“He was on Facebook and Instagram holding stacks of cash,” Brown added. “It’s not hard to figure out [police] got offended by that.”
When asked for comment, Indianapolis police Sgt. Christopher Wilburn told The Daily Beast, “We don’t have an axe to grind.
“That’s their opinion, and we will let people exercise their constitutional rights. We won’t get into a war of words. But we only address specific criminal activity as it relates to our citizens and calls for service,” he added.
The IndyStar reported that the Grundy Crew was linked to at least nine homicides and five non-fatal shootings, but that no members had been convicted of murder.
One alleged hit man, John Means, was charged in four killings in two separate cases. Earlier this year, a jury acquitted him in one case and prosecutors dismissed the other one, the IndyStar revealed.
In September 2015, Marion County prosecutors claimed that Grundy ordered hits on Tyrece Dorsey and William David in January 2014, and Carlos Jefferson and Julius Douglas in February 2014.
Informants allegedly told cops that Means bragged about the rubouts in jail, the IndyStar reported. One tipster said Grundy paid Means to kill Dorsey because he robbed Grundy of a “dope load” and couldn’t pay him back for the supply.
A month later, Marion County prosecutor Terry Curry announced charges against 11 people accused of running the Grundy drug-trafficking operation—including Grundy’s wife, Amanda Chowning-Grundy, and his father, Richard Grundy Jr.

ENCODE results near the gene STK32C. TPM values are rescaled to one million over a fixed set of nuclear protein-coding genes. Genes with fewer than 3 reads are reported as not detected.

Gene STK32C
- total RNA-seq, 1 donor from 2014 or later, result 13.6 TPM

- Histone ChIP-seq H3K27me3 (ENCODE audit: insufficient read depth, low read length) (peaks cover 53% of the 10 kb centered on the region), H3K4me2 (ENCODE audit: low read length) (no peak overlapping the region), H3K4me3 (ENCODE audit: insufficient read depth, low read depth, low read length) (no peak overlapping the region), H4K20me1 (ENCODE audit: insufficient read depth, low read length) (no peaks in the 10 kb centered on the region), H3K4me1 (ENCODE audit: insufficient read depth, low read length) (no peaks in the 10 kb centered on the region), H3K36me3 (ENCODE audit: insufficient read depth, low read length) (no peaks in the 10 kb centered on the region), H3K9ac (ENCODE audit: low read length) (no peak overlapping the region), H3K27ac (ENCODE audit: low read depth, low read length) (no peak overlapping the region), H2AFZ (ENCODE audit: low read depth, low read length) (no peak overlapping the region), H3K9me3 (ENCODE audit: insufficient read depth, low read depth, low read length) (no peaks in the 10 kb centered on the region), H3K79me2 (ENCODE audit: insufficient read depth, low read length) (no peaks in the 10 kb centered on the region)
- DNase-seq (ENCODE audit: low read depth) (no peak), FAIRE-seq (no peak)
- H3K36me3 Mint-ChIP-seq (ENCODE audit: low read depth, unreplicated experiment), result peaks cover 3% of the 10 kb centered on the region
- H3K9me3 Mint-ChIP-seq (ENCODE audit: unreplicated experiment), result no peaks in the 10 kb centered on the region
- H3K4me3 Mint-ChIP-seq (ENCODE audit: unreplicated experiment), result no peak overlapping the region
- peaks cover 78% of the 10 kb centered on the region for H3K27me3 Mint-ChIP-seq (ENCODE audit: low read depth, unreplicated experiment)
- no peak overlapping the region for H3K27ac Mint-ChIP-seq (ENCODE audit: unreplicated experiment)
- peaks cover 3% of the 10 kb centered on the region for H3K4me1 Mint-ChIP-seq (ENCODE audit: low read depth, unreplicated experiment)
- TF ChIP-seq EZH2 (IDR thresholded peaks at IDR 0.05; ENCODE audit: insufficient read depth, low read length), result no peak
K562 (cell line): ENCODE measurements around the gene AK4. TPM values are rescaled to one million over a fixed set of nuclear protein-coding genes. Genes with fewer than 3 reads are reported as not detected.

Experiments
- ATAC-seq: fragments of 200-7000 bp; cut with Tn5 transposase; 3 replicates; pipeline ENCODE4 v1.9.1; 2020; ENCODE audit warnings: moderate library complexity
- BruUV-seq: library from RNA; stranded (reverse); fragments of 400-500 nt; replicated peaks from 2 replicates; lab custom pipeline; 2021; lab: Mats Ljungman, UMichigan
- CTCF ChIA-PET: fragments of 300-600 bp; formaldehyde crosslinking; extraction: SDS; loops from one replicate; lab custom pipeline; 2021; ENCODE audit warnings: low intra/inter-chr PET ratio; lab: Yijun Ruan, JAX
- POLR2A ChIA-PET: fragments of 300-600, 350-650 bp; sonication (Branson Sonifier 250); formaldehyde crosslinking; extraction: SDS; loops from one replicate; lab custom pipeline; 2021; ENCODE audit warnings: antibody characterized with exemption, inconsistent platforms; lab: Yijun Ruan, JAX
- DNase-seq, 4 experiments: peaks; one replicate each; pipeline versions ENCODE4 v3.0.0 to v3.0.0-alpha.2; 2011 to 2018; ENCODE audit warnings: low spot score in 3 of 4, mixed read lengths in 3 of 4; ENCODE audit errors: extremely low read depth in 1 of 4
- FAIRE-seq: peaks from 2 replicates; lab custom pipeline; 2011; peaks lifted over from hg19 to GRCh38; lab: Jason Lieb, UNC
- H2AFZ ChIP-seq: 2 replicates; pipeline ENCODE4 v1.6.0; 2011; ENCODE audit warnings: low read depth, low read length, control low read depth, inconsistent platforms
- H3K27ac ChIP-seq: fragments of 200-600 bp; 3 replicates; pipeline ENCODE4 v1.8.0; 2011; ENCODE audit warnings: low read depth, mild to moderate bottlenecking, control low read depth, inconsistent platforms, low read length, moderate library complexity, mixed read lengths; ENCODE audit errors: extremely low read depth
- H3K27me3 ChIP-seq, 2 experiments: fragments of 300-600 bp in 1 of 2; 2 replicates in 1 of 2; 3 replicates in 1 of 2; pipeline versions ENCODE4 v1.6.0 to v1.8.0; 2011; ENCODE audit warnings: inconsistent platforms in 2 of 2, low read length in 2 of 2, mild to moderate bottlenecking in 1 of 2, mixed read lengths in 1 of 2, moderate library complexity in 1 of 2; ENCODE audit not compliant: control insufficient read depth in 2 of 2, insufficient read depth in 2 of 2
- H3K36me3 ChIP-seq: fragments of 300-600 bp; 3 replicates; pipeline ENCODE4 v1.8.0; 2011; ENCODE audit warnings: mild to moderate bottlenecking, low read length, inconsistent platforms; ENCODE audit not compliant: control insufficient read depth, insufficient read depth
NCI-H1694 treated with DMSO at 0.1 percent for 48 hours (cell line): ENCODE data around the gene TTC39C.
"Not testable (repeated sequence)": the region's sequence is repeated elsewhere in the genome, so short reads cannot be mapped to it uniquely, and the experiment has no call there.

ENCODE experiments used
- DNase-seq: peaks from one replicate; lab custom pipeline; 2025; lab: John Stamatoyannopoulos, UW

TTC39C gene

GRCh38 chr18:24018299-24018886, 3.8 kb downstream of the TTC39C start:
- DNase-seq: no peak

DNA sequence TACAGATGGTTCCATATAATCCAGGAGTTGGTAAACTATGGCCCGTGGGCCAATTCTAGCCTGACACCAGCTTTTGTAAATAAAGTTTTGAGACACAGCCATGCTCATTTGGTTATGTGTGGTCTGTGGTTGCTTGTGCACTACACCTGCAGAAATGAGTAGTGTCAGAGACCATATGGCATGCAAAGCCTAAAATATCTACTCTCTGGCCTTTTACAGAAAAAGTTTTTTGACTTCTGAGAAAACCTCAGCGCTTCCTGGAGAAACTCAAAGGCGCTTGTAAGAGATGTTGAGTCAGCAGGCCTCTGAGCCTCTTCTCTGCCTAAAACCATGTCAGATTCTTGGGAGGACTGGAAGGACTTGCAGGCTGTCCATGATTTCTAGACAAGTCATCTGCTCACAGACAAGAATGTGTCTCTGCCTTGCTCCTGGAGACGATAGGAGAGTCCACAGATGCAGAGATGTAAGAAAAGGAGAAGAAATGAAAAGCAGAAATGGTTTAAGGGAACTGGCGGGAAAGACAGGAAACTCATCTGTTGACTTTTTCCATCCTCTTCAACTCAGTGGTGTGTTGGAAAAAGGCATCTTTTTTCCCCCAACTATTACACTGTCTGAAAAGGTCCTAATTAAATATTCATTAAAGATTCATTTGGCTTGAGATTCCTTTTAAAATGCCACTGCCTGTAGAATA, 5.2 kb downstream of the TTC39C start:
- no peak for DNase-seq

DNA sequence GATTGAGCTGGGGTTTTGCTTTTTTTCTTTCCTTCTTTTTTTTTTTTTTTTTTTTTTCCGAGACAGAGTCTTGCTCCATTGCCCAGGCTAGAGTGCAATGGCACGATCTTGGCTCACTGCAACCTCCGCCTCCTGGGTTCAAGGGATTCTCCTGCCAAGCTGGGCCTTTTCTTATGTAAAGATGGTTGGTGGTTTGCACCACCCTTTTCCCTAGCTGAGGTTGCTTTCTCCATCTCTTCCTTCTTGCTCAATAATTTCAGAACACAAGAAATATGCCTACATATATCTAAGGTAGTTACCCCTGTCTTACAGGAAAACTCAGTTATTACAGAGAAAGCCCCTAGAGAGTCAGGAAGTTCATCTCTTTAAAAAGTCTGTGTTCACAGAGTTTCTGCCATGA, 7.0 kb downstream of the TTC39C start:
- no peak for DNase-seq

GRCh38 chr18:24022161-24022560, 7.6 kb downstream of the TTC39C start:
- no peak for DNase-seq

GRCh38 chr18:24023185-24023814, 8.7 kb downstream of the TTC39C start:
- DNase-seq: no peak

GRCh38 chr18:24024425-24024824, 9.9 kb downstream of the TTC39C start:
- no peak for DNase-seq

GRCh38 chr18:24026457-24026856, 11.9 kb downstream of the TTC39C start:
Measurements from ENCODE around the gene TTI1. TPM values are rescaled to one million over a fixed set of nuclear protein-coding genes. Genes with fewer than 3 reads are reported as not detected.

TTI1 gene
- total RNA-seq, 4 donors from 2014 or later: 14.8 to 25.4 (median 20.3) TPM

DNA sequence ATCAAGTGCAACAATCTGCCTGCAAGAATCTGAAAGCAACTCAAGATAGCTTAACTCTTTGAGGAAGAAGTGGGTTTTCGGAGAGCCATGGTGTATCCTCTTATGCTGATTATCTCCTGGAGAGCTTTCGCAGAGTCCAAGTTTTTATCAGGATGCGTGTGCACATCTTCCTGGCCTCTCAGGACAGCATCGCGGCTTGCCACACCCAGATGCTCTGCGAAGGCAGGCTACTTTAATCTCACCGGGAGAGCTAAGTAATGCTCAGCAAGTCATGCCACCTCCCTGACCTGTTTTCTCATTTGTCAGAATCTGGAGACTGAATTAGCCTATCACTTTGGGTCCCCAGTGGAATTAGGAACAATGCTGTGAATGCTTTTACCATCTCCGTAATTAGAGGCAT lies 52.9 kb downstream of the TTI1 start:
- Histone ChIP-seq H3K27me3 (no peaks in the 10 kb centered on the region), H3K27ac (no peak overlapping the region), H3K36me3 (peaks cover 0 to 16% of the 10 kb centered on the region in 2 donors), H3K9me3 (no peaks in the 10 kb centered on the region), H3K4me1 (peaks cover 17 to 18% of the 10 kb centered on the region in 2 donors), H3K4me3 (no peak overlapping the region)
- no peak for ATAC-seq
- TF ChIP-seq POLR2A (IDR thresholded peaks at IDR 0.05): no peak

Grundy, accused of being the boss of the organization, was charged with the 2013 murder of Kendrid Mintze and conspiracy to commit murder for his alleged attempt to kill Anthony Brown and other individuals. He was also charged with conspiracy to commit dealing marijuana, corrupt business influence, and criminal gang activity.
Prosecutors claimed Grundy’s father provided firearms to protect members and vehicles to transport the pot. Both the elder Grundy and Chowning-Grundy faced charges including conspiracy to commit murder and conspiracy to commit dealing marijuana.
Yet Grundy’s kin would ultimately be convicted of much less serious charges. In March, Grundy’s dad pleaded guilty to just one count of conspiracy to commit dealing marijuana. He received no prison time. Chowning-Grundy pleaded guilty to assisting a criminal and was sentenced to probation.
When Grundy took his own plea deal, he told The Indy Channel, “A jury would likely think that I’m a gang member and convict me. But you see today that I wasn’t convicted of no gang charges, I wasn’t convicted of no murders. Nobody who’s been with me has been convicted of gang charges or murders. We’re a family, you know.”
On Tuesday, Indianapolis police Sgt. Wilburn told The Daily Beast that Grundy and his underlings have described themselves as “untouchable” and that their criminal enterprise has spanned “many, many years.”
Wilburn said the department’s challenge is identifying people who might try to fill a void in Grundy’s absence in the illicit drug trade.
“We recognize there is a void created, and we will go after these individuals,” Wilburn said, “and they’ll be next.”